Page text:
“Sitting upon the throne I revolve my mind” – with a remark about growth

Sitting upon the throne I revolve my mind

spiralling evermore in the vacuous space of existence

seeing . . . knowing . . . experiencing the changing state of my life

a continual alternation of seasons unfold before me

behold!  a coming storm pervades me, it squashes me, and continues on

oh, the joy!

behold!  a small sprig within me sprouts, grows it silent bud, and burst forths its petals

oh, the joy!

behold!  the great sun bears down upon me, giving me its glow

oh, the joy!

behold!  fading life, changing colors, death falls upon me

oh, the joy!

endless . . . constant . . . a great exclamation in the paths of my wanderings

see me fall, wreaked unto oblivion . . . and die a death

and this too: . . . to be reborn anew!

to stand with new life . . . inhaling a primal breath

. . . all in a day! . . . a life!

oh, the joy of it all overcomes me

here I sing the song of my revolving self

catching me in its cycle, changing me, transforming me

such bliss . . .

I’m moulded into someone new, someone young, someone old,

being born, living, dying, and being being born again . . . an endless continuous song!

but I ask of you, I plead you, Great Life, one small thing:

      give me the eyes to see, so that I may see the time of my season

      allow me to behold this wondrous sight

      to set it upon my breast and draw it upon my mind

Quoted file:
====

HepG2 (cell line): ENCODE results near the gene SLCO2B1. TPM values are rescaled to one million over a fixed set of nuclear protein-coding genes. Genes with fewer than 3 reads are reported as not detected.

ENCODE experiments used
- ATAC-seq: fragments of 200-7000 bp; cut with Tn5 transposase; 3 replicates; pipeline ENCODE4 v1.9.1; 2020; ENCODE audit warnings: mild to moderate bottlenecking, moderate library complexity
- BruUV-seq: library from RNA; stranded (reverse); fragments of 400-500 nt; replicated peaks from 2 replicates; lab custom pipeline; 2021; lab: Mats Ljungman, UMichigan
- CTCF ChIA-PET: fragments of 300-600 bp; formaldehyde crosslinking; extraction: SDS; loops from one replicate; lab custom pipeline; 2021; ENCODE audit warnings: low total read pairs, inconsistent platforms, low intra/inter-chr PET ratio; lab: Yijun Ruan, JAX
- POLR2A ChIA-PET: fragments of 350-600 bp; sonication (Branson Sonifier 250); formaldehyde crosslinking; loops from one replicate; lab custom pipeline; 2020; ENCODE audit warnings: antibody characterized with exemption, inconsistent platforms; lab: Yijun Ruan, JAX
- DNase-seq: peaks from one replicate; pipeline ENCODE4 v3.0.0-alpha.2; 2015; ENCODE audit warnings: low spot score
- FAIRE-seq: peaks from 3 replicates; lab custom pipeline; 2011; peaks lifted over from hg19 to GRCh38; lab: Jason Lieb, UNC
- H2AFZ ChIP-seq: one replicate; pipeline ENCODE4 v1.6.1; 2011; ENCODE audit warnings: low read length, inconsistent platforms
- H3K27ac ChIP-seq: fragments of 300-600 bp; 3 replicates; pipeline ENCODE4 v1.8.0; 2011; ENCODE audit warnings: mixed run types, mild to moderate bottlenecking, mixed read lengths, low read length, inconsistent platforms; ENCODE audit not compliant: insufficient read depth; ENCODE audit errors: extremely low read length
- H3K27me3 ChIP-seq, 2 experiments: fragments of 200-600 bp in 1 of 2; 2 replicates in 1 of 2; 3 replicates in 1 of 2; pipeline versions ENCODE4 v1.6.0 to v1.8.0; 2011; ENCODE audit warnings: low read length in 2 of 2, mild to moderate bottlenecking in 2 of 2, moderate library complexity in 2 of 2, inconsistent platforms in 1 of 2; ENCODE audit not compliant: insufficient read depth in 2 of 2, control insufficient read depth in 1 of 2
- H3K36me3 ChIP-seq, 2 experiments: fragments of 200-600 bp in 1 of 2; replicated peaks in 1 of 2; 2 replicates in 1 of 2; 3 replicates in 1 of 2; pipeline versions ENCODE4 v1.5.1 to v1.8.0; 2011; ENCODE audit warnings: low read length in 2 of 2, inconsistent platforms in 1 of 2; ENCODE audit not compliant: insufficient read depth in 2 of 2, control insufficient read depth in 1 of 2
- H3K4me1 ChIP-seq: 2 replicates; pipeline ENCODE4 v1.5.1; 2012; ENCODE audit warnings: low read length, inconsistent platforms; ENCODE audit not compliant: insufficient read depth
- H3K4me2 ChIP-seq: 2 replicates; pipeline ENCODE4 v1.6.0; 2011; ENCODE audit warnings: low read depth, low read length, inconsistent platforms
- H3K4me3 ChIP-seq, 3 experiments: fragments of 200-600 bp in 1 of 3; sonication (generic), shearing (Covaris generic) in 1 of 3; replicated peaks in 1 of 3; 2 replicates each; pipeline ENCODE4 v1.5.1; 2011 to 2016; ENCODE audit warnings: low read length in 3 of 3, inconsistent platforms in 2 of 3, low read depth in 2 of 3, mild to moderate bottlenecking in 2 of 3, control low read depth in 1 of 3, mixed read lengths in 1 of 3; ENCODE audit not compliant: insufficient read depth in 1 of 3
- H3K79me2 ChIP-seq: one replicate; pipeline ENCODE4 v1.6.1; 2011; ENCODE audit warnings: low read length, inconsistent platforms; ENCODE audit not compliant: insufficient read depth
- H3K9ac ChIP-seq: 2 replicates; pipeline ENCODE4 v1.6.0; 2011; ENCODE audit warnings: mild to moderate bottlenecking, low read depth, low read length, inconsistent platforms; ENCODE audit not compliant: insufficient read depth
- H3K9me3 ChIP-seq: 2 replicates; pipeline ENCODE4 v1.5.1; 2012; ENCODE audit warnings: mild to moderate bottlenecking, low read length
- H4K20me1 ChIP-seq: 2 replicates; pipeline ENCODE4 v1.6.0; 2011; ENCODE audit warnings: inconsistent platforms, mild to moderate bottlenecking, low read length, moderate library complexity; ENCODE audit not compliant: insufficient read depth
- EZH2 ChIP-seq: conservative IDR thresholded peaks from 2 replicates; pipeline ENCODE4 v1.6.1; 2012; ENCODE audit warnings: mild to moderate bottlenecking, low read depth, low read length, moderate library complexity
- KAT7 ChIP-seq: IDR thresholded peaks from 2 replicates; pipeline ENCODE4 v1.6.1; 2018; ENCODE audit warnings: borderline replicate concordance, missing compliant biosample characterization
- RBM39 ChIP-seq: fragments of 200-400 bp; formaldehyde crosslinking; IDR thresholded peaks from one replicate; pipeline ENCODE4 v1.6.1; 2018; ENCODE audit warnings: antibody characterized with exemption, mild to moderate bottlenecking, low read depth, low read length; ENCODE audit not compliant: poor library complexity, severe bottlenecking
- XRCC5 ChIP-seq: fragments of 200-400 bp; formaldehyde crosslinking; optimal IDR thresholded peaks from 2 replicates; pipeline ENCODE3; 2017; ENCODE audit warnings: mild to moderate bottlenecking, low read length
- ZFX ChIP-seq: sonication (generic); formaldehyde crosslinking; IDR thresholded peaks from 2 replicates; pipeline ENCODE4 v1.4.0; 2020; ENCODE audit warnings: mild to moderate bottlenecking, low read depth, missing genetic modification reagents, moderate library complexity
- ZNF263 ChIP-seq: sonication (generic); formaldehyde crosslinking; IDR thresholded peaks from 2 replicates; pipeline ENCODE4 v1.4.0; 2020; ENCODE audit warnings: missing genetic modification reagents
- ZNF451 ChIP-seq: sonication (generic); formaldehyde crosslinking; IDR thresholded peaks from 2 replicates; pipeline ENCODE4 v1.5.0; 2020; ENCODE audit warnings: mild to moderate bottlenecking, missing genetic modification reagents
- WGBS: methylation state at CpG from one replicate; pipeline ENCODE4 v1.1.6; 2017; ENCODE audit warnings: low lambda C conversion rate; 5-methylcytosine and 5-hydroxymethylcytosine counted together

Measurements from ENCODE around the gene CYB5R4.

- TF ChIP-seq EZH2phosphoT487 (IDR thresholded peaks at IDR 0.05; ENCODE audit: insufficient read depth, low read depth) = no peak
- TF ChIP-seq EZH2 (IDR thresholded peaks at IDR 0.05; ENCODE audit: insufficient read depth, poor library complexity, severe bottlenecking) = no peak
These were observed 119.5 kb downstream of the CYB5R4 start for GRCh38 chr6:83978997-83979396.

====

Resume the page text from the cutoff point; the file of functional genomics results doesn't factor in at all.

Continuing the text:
in this way, Great Life, I may sit upon the throne of life

(This unrhymed descriptive reflection is about the endless living/dying cycle of life, of how our self continually changes into new forms, changing continually like the seasons.  It speaks of growth and the life and death growth requires.  But, more importantly, the last part refers to the NEED to see this happen, to observe ones life and death for, without this sight, the cycle goes by unnoticed.  To truly experience growth, and its life/death cycle, a person must ‘observe’ it oneself.  This takes self observation.  This is not always easy.  The embracing of the ‘life’ of growth is generally easy, but the death . . . that’s another question.  Observing ones ‘death’, with its pain, conflict, despair, is a great achievement.  But what can even be harder than death is seeing oneself ‘born anew’, for the birth of a new self can be painful itself.  It’s not uncommon for us to resist the coming of the ‘new self’ as we tend to want to keep hold of our ‘old self’, the self we know.  Watching the ‘seasons of the self’, with its life/death cycle is hard but, in overcoming this, we find the great beauty and harmony that it contains.  Truly, it is a joyous thing.)

This entry was posted in Descriptive reflections - non-rhyming descriptive statements and tagged , , . Bookmark the permalink.

Leave a Reply

Fill in your details below or click an icon to log in:

WordPress.com Logo

You are commenting using your WordPress.com account. Log Out /  Change )

Google photo

You are commenting using your Google account. Log Out /  Change )

Twitter picture

You are commenting using your Twitter account. Log Out /  Change )

Facebook photo

You are commenting using your Facebook account. Log Out /  Change )

Connecting to %s